Before Dunford even left the states, Reuters reported on one hiccup that he might have to work through on his trip this week. Those could stem from the news that the Pentagon had officially cancelled “$300 million in aid to Pakistan that had been suspended over Islamabad’s perceived failure to take decisive action against militants.”
The situation there: “U.S. Defense Secretary Jim Mattis, in particular, had an opportunity to authorize $300 million in CSF funds through this summer - if he saw concrete Pakistani actions to go after insurgents. Mattis chose not to,” officials told Reuters this weekend.
For the record: “Pakistan has received more than $33 billion in U.S. assistance since 2002, including more than $14 billion in CSF, a U.S. Defense Department program to reimburse allies that have incurred costs in supporting counter-insurgency operations.” Read on, here.
Next, Dunford is off to India along with Defense Secretary Jim Mattis. Reuters again got the lead on some of the expected negotiations between the two countries’ military leaders, reporting those talks could lead to drone sales to New Delhi — including Guardian drones — and an agreement “which would enable [the two countries’ militaries] to share advanced satellite data for navigation and missile targeting,” according to an Indian source. It’s perhaps worth nothing that this meeting with Indian officials has been postponed twice already in the Trump era.
Also worth noting: America is India’s second-biggest weapons supplier. Russia is first. Read a bit more from Military Times, here.
Russia bombs Idlib. As Monday became Tuesday in Syria, Russian warplanes began bombing targets in Idlib province, one of the last redoubts of the seven-year-old rebellion. For weeks, Syrian leader Bashar al-Assad and his allies in Moscow have been massing forces in apparent preparation for an assault on what are believed to be about 30,000 rebel fighters.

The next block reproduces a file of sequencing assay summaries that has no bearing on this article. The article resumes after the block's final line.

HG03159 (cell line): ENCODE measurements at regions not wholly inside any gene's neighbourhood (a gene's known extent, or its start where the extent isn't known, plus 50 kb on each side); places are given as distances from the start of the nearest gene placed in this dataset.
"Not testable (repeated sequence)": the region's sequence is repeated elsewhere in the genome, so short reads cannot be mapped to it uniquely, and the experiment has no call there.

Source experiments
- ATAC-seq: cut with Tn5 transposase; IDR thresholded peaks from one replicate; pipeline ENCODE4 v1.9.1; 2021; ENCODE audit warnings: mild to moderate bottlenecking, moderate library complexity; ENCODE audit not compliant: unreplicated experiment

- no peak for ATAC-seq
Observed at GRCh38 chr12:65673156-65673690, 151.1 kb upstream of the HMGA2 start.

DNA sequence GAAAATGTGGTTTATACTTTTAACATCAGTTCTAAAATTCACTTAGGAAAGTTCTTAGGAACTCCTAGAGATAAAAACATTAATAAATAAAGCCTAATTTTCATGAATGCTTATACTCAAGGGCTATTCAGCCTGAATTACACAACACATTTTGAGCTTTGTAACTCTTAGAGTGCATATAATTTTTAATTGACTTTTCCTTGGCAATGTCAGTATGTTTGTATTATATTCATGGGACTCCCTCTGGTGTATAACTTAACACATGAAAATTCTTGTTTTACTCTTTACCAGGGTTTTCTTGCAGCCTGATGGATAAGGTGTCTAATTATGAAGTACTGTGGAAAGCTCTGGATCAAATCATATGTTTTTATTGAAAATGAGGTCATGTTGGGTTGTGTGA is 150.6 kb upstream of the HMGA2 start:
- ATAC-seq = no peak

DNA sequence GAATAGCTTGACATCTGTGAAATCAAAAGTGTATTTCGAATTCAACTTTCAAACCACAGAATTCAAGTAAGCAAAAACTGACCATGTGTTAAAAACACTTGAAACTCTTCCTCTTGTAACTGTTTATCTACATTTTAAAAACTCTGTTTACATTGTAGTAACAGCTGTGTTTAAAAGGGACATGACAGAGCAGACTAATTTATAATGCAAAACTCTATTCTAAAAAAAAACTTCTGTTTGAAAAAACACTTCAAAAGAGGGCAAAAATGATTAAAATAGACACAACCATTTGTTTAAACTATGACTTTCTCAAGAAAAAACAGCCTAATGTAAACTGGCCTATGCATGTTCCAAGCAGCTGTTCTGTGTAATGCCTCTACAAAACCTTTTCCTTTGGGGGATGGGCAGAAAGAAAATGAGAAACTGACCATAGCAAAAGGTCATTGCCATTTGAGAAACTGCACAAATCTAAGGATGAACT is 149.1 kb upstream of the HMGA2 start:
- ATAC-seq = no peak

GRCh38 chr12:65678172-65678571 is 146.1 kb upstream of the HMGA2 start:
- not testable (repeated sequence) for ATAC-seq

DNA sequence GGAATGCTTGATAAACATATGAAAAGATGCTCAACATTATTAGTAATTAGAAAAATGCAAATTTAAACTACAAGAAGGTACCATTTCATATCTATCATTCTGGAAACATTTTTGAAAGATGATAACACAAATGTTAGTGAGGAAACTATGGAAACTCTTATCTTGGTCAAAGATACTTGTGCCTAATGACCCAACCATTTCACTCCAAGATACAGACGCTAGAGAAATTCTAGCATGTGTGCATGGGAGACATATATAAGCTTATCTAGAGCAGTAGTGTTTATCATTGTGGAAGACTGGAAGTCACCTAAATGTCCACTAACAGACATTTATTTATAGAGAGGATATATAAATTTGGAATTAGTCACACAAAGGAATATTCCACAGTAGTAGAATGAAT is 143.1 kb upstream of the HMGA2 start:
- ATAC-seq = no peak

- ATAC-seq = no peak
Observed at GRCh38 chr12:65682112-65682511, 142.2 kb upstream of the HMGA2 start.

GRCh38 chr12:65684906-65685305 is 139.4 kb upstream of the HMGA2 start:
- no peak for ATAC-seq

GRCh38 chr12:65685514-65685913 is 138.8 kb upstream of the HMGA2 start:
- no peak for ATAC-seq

3 million civilians in the vicinity. The war has displaced much of Syria’s antebellum population of 23 million. Many have fled to Idlib, and are now squarely in the path of destruction.
Trump: don’t attack! On Monday night, President Trump tweeted a warning: “President Bashar al-Assad of Syria must not recklessly attack Idlib Province. The Russians and Iranians would be making a grave humanitarian mistake to take part in this potential human tragedy…”
Then Russian warplanes struck 17 targets. “First case of Russian strikes in 22 days - had been low level clashes between #Assad forces + rebels on the borders,” tweeted reporter Gemma Fox.
Russia: who, us? President Vladimir Putin's spokesman Dmitry Peskov declined to take responsibility or otherwise comment on last night’s strikes, but said, "We know that the Syrian armed forces are getting ready to solve this problem," calling Idlib a "pocket of terrorism." AFP, here.
What now? New York Times: “On land, Syria’s government is mustering thousands of conscripts to bolster its depleted forces. At sea, a Russian naval flotilla is just offshore, ready to intervene with formidable firepower. In Idlib Province, millions of civilians are dreading what comes next.” Read on, here.
A question you don’t want to hear in space: "What is this: a production defect or some premeditated actions?” This story’s lede from Agence France-Presse: “Russia launched checks Tuesday after its space chief said an air leak on the International Space Station last week could have been deliberate sabotage.” WTF, here.
For your ears only: The end of the world — or something like it. The folks at WNYC’s On the Media podcast checked in with @armscontrolwonk Jeffrey Lewis and his “new piece of speculative fiction documenting a hypothetical nuclear conflict with North Korea.” They also spoke with Marsha Gordon, film studies professor at North Carolina State University, about the 1983 made-for-TV movie, "The Day After," which imagines a massive nuclear strike in the Midwestern U.S. Listen to that episode here.
For your eyes only: What 200 years of history looks like in Brazil after it’s gone up in flames, also from AFP.
And finally this morning: We have a long list of the so-called “greatest war films ever made, according to critics and audiences” and assembled by Newsweek. You’ll have to click more than 60 times to figure out the entire list. So if you don’t want to do that, you can email us your suggestions and if we get enough, we’ll share them here in The D Brief.
NEXT STORY: ISIS Never Went Away in Iraq